Pylance Performance

The Pylance team has been receiving feedback that Pylance’s performance has degraded over the past few releases. As a result, we have made several smaller improvements to memory consumption and indexing including:

  • Improved performance for third-party packages indexing
  • Skipped Python files from workspace .conda environments from being scanned (@pylance-release#5191)
  • Skipped index on unnecessary py.typed file checks (@pyright#7652)
  • Reduced memory consumption by refactoring tokenizer and parser output (@pyright#7602)
  • Improved memory consumption for token creation (@pyright#7434)

For those who may still be experiencing performance issues with Pylance, we are kindly requesting for issues to be filed through the Pylance: Report Issue command from the Command Palette, ideally with logs, code samples and/or the packages that are installed in the working environment.

Additionally, we have added a couple of features in the latest Pylance pre-release version to help identify potential performance issues and gather additional information about issues you are facing. There is a new notification that prompts you to file an issue in the Pylance repo when the extension detects there may be a performance issue. Moreover, Pylance now provides a profiling command Pylance: Start Profiling that generates cpuprofile for all worker threads. This file is generated after starting and stopping profiling by triggering the Pylance: Start Profiling and Pylance: Stop Profiling commands and can be provided as additional data in an issue.

With these smaller improvements and additional ways to report performance issues, we hope to continue to make improvements to performance. We greatly appreciate the feedback and collaboration as we work to address issues!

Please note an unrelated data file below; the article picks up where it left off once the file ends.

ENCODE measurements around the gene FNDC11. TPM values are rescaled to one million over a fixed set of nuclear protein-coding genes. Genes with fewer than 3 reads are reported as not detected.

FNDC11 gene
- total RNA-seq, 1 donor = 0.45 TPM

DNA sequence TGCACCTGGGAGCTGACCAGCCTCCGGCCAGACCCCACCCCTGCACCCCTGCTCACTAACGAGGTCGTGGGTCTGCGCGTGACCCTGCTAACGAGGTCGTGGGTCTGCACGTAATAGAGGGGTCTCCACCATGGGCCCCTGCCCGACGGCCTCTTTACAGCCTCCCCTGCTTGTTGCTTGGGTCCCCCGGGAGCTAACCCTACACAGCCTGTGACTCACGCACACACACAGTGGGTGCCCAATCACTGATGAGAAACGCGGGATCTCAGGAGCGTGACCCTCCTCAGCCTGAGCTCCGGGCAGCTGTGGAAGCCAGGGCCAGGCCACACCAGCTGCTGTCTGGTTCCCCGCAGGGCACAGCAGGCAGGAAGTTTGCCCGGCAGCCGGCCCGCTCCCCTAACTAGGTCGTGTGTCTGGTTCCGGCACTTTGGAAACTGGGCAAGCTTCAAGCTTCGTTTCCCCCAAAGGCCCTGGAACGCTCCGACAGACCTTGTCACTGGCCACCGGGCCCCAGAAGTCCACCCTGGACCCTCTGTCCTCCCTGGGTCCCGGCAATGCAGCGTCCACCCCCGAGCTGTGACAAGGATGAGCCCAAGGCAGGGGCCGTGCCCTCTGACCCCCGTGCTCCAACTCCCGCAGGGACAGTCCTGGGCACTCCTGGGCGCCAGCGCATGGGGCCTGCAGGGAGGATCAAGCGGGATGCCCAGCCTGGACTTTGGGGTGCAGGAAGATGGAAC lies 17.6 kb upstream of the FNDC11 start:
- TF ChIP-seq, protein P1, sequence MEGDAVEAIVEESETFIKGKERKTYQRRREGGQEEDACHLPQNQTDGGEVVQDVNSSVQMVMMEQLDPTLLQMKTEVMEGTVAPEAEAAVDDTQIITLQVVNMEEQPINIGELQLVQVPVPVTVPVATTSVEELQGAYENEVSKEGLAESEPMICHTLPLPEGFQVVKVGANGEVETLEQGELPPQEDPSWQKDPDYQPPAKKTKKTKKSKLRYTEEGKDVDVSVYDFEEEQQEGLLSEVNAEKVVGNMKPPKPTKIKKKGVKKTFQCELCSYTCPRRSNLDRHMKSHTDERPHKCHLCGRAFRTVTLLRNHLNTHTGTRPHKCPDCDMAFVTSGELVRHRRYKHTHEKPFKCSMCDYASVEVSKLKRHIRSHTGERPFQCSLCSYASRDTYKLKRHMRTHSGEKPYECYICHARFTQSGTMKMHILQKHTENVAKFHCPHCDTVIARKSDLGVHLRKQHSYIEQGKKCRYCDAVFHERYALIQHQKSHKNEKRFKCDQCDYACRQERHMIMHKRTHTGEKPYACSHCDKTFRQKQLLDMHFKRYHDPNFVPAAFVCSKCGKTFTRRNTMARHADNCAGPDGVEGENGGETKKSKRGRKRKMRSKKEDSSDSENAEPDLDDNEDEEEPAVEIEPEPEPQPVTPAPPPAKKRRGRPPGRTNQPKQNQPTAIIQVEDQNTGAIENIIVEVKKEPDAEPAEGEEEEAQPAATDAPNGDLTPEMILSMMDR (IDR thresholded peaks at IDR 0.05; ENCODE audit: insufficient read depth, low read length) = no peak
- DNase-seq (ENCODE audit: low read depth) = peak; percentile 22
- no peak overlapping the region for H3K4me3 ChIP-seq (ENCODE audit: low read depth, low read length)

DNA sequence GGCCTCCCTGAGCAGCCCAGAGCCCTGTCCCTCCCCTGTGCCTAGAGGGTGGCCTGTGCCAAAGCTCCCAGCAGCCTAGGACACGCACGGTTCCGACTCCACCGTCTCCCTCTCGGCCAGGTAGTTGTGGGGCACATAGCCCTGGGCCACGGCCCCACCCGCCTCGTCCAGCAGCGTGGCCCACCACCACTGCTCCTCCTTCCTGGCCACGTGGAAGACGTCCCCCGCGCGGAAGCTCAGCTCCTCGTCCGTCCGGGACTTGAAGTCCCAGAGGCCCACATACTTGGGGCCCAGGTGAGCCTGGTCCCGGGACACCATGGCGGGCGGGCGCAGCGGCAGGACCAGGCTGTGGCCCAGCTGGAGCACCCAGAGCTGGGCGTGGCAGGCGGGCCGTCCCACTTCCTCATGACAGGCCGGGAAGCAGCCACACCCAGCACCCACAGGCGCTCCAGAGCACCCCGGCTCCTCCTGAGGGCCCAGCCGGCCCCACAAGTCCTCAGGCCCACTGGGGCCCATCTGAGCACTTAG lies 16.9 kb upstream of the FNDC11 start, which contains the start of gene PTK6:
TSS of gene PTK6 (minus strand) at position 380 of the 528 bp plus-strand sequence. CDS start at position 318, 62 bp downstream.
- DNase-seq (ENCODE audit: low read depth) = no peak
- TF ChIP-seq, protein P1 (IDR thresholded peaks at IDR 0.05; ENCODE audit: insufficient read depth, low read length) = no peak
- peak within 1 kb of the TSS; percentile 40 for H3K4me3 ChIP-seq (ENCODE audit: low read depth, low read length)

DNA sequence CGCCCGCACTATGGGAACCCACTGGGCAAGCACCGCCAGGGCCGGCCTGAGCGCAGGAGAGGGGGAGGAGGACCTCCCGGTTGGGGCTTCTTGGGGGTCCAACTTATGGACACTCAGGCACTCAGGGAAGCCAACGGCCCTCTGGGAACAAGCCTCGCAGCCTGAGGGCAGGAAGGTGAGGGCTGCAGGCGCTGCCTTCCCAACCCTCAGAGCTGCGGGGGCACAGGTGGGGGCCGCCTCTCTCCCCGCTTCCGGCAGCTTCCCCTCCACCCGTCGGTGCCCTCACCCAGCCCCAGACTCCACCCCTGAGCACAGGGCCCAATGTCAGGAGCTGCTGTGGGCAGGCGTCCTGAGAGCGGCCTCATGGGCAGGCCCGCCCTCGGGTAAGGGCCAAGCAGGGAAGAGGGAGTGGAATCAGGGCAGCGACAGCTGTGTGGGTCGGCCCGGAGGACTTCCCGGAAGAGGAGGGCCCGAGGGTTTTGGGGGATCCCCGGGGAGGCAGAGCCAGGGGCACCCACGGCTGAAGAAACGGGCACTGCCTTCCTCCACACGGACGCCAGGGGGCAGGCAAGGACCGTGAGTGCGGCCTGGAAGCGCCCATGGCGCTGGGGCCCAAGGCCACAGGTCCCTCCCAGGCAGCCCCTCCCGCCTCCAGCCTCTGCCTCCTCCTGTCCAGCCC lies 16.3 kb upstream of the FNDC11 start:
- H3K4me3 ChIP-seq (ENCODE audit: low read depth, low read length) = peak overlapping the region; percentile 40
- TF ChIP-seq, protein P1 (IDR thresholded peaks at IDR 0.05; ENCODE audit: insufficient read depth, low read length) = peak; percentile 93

Other Changes and Enhancements

We have also added small enhancements and fixed issues requested by users that should improve your experience working with Python and Jupyter Notebooks in Visual Studio Code. Some notable changes include:

  • Test Explorer displays projects using testscenarios with unittest and parameterized tests inside nested classes correctly (@vscode-python#22870).
  • Test Explorer now handles tests in workspaces with symlinks, specifically workspace roots which are children of symlink-ed paths, which is particularly helpful in WSL scenarios (@vscode-python#22658).

We would also like to extend special thanks to this month’s contributors:

Call for Community Feedback

As we are planning and prioritizing future work, we value your feedback! Below are a few issues we would love feedback on:

Try out these new improvements by downloading the Python extension and the Jupyter extension from the Marketplace, or install them directly from the extensions view in Visual Studio Code (Ctrl + Shift + X or ⌘ + ⇧ + X). You can learn more about Python support in Visual Studio Code in the documentation. If you run into any problems or have suggestions, please file an issue on the Python VS Code GitHub page.